Despite the government’s rule-out of a review of limited recourse borrowing arrangements (LRBAs), ICAA head of superannuation Liz Westover told SMSF Adviser a review of SMSF borrowing remains necessary to “pre-empt any problems down the track”.
MFAA lead facilitator and subject matter expert Peter Dunworth has since told SMSF Adviser that lending in the SMSF space is already closely monitored and adequately regulated.
“The horror stories about trustees being pushed into SMSF borrowing were manufactured in the past… brokers aren’t doing this,” he said.
“SMSF lending requires double the amount of work for a traditional broker to do and it delivers a substandard commission,” he added.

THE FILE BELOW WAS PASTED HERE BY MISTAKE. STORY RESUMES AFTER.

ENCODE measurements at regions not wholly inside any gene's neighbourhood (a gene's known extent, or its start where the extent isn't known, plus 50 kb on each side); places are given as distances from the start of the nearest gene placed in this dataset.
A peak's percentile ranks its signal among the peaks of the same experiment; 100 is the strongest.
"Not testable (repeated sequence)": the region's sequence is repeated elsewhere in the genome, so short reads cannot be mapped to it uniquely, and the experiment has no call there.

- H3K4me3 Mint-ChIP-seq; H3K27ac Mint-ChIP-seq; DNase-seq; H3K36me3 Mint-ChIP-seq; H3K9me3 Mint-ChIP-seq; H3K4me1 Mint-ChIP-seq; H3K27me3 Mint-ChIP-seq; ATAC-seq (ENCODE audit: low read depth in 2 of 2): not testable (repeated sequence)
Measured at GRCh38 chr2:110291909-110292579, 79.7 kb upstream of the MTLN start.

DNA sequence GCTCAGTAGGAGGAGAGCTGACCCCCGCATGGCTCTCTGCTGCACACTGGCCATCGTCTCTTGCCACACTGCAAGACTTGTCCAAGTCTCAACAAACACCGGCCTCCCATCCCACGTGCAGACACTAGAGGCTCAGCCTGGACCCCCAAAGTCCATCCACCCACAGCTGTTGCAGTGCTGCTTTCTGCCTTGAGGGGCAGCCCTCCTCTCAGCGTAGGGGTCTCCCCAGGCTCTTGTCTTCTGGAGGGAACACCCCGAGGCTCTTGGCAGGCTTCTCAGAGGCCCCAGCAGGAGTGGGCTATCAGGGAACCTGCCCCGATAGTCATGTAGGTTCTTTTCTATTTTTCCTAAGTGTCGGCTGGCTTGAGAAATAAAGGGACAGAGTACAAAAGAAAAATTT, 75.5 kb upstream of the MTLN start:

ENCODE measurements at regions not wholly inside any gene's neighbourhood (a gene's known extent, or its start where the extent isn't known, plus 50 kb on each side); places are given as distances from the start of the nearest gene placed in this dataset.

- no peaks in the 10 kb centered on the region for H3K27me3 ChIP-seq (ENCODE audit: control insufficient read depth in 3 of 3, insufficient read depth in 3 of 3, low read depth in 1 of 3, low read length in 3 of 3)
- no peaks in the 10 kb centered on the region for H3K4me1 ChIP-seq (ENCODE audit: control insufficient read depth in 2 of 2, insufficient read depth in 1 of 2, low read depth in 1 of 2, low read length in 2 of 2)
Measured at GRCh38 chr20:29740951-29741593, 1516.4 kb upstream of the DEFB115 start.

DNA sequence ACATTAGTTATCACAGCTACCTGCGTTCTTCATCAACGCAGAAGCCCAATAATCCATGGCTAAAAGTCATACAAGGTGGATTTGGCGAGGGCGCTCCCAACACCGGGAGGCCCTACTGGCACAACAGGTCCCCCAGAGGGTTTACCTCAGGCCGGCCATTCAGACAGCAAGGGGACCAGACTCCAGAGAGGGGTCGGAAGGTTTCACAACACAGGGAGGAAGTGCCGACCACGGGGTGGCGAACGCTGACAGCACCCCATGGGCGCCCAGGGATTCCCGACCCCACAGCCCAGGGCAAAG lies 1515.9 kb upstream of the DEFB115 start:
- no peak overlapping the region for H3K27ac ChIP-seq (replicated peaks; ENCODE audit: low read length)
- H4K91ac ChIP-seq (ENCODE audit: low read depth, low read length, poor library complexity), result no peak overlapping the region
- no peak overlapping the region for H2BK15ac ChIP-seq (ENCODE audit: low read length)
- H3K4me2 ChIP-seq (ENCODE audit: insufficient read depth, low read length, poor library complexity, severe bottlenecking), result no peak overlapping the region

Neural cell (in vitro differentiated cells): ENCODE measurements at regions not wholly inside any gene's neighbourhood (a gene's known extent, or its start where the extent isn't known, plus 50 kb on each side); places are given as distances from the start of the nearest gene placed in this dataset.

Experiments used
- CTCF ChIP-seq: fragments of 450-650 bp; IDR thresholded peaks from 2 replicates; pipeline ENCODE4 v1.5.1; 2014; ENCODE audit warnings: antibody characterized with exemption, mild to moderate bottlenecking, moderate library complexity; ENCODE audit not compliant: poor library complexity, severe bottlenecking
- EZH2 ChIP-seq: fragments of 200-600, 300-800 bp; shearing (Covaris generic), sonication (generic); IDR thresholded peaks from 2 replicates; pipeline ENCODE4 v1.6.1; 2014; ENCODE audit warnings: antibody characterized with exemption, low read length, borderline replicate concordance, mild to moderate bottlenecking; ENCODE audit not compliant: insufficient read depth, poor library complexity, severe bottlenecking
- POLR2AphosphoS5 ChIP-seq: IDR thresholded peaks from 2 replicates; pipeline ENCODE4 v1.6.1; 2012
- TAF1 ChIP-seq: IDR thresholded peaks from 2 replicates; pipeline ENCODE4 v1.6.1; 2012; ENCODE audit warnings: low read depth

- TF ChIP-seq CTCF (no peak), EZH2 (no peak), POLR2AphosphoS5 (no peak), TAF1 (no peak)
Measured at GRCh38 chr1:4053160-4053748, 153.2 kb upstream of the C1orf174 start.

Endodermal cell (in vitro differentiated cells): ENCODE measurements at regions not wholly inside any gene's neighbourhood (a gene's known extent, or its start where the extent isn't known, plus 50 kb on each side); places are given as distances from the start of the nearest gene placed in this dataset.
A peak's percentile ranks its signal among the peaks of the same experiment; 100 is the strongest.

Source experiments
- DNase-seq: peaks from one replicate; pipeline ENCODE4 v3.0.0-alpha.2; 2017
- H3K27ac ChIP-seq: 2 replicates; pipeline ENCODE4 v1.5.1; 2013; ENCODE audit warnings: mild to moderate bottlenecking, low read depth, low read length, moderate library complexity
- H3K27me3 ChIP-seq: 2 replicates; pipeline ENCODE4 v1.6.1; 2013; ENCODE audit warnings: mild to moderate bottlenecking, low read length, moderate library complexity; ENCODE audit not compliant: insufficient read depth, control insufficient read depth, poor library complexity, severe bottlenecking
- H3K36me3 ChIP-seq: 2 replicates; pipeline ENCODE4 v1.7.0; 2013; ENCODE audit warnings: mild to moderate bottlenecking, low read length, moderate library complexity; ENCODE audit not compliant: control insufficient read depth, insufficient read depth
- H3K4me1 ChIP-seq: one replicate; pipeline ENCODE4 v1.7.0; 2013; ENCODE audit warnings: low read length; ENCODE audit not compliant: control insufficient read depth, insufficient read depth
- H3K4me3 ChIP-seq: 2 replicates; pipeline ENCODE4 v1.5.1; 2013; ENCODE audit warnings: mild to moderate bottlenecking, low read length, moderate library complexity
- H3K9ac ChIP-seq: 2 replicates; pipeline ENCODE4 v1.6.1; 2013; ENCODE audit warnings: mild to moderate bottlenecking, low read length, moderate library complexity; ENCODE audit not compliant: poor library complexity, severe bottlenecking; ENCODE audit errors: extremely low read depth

Mr Dunworth also said the focus should be on whether trustees who aren’t engaging professionals in a borrowing transaction are getting enough education to avoid potential risks.
“At the end of the day, you can’t protect someone from their own ignorance when it comes to this, no matter what advice gets delivered across the way, clients have the ability to effectively sabotage that advice,” he said.
“The structure itself won’t protect someone from a lack of diversification or potential cash flow issues,” he added.
MFAA chief executive Phil Naylor also previously told SMSF Adviser’s sister publication The Adviser that SMSF lending does not require any further regulation.
“I've not seen any problems. I think what people are apparently saying is that there might be some problems [further down the track] but I’ve not seen any evidence to date,” he said.
“If ASIC has seen problems they would have jumped on them… I think they have made it clear that they are watching it [SMSF lending] very closely and they will jump on anyone who operates inappropriately in that area very quickly.”